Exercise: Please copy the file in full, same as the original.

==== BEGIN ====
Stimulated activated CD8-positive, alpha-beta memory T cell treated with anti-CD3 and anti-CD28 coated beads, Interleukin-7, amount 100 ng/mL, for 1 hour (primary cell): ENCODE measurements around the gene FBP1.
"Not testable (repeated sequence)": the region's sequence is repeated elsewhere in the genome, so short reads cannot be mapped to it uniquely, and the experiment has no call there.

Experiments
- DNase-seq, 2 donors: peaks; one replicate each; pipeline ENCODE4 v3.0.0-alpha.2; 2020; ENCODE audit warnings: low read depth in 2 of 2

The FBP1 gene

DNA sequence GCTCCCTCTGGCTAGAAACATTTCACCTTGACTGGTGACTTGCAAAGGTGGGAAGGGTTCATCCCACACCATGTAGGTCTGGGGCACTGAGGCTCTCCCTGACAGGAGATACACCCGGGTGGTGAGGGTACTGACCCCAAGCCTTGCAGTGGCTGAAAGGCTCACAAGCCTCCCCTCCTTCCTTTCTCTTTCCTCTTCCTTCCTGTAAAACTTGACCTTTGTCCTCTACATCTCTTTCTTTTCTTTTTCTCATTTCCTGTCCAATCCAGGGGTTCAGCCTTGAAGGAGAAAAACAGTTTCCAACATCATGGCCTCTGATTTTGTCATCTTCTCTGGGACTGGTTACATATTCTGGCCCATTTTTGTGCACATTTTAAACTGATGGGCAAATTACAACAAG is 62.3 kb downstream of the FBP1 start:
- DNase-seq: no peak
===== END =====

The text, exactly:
Stimulated activated CD8-positive, alpha-beta memory T cell treated with anti-CD3 and anti-CD28 coated beads, Interleukin-7, amount 100 ng/mL, for 1 hour (primary cell): ENCODE measurements around the gene FBP1.
"Not testable (repeated sequence)": the region's sequence is repeated elsewhere in the genome, so short reads cannot be mapped to it uniquely, and the experiment has no call there.

Experiments
- DNase-seq, 2 donors: peaks; one replicate each; pipeline ENCODE4 v3.0.0-alpha.2; 2020; ENCODE audit warnings: low read depth in 2 of 2

The FBP1 gene

DNA sequence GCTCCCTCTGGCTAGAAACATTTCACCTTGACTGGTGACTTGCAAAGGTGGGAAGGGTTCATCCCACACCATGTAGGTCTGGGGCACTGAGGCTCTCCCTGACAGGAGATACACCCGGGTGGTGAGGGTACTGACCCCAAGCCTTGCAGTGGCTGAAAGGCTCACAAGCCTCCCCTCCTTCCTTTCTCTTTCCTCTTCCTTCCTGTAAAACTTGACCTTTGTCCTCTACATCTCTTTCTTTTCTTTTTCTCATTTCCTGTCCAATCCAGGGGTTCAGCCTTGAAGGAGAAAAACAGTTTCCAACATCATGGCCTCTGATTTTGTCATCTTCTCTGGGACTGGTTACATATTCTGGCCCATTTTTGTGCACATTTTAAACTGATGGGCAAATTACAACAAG is 62.3 kb downstream of the FBP1 start:
- DNase-seq: no peak